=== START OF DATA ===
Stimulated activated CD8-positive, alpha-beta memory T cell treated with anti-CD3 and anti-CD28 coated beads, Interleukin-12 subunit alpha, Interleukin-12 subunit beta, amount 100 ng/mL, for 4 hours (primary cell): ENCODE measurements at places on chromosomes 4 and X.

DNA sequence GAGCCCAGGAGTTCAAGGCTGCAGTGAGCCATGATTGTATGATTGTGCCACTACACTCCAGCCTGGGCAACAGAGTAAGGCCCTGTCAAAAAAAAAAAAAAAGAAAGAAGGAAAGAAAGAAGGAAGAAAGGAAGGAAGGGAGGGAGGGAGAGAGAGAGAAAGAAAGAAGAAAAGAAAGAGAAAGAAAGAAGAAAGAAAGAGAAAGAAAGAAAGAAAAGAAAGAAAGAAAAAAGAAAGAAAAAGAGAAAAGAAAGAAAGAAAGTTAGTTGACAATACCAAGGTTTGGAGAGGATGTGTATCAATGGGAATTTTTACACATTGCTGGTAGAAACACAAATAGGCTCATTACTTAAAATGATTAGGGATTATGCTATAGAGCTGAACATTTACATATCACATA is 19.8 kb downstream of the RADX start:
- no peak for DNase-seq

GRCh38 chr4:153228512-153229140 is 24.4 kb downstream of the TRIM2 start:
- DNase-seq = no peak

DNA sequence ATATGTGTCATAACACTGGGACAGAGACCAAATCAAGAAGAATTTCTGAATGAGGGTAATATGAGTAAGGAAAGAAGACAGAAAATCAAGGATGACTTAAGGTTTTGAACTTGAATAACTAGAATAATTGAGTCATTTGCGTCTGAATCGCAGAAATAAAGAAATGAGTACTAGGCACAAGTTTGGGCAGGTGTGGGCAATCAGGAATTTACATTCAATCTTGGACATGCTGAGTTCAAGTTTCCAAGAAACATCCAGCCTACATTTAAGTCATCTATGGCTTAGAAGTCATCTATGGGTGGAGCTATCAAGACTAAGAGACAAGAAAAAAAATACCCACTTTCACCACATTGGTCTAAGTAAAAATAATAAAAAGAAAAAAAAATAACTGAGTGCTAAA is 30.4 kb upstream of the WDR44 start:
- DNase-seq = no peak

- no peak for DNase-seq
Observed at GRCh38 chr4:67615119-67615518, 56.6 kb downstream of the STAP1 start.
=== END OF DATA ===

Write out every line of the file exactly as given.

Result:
Stimulated activated CD8-positive, alpha-beta memory T cell treated with anti-CD3 and anti-CD28 coated beads, Interleukin-12 subunit alpha, Interleukin-12 subunit beta, amount 100 ng/mL, for 4 hours (primary cell): ENCODE measurements at places on chromosomes 4 and X.

DNA sequence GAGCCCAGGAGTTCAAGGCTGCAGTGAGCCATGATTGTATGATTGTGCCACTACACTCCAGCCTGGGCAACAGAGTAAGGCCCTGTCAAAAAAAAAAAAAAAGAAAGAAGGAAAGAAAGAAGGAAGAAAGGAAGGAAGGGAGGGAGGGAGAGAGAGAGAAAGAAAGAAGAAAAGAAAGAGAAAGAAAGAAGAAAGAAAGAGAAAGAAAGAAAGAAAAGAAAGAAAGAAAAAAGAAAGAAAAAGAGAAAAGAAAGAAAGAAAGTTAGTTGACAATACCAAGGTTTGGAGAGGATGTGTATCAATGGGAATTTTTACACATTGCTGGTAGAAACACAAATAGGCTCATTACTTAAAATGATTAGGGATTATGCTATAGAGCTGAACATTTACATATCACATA is 19.8 kb downstream of the RADX start:
- no peak for DNase-seq

GRCh38 chr4:153228512-153229140 is 24.4 kb downstream of the TRIM2 start:
- DNase-seq = no peak

DNA sequence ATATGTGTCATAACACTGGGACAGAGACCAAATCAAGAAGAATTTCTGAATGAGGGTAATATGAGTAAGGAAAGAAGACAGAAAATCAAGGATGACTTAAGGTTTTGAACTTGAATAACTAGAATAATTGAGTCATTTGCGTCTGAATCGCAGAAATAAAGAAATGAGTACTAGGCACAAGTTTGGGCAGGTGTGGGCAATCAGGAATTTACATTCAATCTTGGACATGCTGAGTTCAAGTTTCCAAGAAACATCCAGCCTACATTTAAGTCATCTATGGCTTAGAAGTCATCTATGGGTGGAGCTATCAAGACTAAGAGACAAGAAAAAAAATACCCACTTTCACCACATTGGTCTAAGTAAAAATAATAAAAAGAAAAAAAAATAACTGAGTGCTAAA is 30.4 kb upstream of the WDR44 start:
- DNase-seq = no peak

- no peak for DNase-seq
Observed at GRCh38 chr4:67615119-67615518, 56.6 kb downstream of the STAP1 start.